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The Right Way to Give Your Baby Medicine
Giving medicine to a baby can be tricky. Plus, multiple medicine strengths and dosing devices can cause mistakes. In fact, research shows that half of children who take medicine are given it incorrectly. So, here are some tips to keep in mind the next time your baby needs medicine.
Check with your pediatrician, every time—It's important to always get the correct milliliter dosage from your doctor. Your pediatrician will tell you how much medicine is safe for your baby based on his or her weight. And because this weight changes quickly, you should check with your pediatrician every time you give your baby medicine.
Know your baby's weight—The dosage for medication is usually determined by weight, which changes quickly. Therefore, it's important to be able to give your pediatrician an accurate accounting of your child's weight, because too little medication can be ineffective and too much medication could be harmful.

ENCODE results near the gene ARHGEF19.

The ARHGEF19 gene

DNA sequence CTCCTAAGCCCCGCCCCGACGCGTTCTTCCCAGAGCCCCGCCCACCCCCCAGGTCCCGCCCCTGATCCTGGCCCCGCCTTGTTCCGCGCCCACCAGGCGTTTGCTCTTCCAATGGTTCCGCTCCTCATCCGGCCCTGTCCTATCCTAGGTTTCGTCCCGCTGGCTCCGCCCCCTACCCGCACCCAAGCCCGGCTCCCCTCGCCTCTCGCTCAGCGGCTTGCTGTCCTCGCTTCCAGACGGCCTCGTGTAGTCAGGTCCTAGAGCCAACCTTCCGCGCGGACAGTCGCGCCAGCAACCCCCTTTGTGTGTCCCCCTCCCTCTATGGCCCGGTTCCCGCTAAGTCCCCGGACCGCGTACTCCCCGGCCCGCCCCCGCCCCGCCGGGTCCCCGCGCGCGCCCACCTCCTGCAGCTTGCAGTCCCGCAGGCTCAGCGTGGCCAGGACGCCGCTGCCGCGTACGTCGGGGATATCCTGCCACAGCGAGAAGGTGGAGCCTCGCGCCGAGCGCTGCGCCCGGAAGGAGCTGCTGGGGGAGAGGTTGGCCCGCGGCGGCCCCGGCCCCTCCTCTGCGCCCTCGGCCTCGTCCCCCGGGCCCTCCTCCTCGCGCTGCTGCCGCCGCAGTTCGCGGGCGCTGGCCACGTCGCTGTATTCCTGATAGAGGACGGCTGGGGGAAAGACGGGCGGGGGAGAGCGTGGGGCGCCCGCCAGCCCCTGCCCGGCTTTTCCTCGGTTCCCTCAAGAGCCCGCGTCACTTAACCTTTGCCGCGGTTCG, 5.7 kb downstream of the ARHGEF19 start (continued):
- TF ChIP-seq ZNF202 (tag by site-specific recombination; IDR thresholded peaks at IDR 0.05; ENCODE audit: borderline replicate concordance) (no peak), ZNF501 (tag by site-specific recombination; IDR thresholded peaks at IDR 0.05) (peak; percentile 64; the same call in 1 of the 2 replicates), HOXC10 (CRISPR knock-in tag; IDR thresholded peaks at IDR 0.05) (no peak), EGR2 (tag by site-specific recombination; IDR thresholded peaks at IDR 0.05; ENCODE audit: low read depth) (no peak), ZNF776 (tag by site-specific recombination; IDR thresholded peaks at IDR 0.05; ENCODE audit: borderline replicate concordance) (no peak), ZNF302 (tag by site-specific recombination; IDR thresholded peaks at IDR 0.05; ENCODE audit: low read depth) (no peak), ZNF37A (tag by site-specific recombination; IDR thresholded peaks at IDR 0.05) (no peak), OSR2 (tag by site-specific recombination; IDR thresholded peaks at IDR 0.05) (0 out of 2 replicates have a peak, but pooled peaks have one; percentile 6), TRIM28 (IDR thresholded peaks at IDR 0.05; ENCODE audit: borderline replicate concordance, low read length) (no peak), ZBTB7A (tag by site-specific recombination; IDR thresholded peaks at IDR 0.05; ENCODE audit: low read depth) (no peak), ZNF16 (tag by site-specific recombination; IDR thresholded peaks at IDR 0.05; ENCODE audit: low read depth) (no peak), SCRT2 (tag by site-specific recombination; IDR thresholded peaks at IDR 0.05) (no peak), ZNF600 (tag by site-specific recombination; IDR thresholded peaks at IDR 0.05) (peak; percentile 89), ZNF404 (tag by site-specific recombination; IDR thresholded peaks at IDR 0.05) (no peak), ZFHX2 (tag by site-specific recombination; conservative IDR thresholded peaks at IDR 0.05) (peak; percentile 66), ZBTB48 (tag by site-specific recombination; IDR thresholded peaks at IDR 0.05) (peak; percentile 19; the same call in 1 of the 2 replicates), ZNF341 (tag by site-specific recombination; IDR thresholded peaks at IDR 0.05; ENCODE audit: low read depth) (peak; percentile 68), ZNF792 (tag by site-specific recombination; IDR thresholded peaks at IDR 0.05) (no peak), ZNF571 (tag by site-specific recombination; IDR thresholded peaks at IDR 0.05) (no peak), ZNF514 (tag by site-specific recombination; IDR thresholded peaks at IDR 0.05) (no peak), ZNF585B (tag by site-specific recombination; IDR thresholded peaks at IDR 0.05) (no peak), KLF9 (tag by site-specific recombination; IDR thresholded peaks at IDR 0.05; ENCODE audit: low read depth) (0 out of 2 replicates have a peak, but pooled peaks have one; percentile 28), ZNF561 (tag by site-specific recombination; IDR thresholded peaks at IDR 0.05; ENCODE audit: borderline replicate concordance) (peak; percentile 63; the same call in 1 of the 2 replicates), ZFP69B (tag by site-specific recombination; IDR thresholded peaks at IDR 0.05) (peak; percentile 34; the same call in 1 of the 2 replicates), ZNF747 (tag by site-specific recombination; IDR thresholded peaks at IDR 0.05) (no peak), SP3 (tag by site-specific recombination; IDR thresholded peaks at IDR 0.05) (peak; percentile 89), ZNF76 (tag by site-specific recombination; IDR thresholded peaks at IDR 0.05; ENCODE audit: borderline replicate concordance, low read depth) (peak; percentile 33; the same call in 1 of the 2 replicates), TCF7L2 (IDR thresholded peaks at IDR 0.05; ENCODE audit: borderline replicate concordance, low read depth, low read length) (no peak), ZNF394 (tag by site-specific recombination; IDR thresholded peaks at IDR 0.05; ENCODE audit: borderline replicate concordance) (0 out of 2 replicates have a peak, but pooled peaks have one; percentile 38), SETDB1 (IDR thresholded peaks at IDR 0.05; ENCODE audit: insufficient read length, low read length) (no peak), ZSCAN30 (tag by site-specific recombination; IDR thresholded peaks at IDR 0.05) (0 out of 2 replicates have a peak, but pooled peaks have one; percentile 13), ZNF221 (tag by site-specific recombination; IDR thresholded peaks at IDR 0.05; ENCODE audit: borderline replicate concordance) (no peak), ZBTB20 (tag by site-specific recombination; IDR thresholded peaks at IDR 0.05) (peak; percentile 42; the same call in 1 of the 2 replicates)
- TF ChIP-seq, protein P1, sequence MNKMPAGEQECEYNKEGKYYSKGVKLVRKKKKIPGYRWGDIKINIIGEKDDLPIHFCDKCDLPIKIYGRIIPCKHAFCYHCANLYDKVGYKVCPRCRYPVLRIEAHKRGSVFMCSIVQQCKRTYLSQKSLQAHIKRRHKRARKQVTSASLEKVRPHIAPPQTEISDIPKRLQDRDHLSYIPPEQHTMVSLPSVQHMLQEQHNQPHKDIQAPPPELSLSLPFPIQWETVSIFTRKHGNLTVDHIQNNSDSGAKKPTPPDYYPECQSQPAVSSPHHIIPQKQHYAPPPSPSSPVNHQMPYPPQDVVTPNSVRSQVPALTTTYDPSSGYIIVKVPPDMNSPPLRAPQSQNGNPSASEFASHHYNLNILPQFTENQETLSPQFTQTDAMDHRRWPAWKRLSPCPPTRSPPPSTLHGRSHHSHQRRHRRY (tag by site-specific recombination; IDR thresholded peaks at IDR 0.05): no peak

Use the correct dosing device—McNeil and the FDA advise parents not to use a teaspoon to give medicine, because one type of teaspoon may be twice the size of another. Also, dosing devices from different medicines can vary dramatically, with one measuring in ounces and another in milliliters. Therefore, you should only use the dosing device that comes with the medicine you are giving.
Dose in milliliters—It's best to avoid making any conversions. In other words, if the label calls for 1 ml and you have a dosing cup labeled with ounces, do not try to do the conversion. Instead, stick with the milliliter dosage and only use the dosing device that comes with the medicine. Talk to your child’s pediatrician if you have questions.
Stay on schedule—Medications need to be given consistently, and at the right time intervals, to help your child get better and to avoid giving too much medicine. For example, if you are supposed to give the medicine every six hours, be sure that you don't give it any sooner.
Keep track of doses—The surest way to make sure you give the right dose at the right time, is to keep track of each dose of medicine you, or another caregiver, gives your child. This is as simple as noting the amount of medicine your child was given—and the time it was given. Download the fever diary
Stick with the recommended dose—It's tempting to think, if a little medicine is good, then more medicine would be better. But increasing the amount of medicine, or the frequency with which you give it, won't make your baby feel better faster. In fact, you could accidentally give your baby an overdose.
Don't give medicine in the dark—Giving medicine in a darkened room can increase the chances of giving the wrong dose. Be sure you measure out the medicine in a well lit area.
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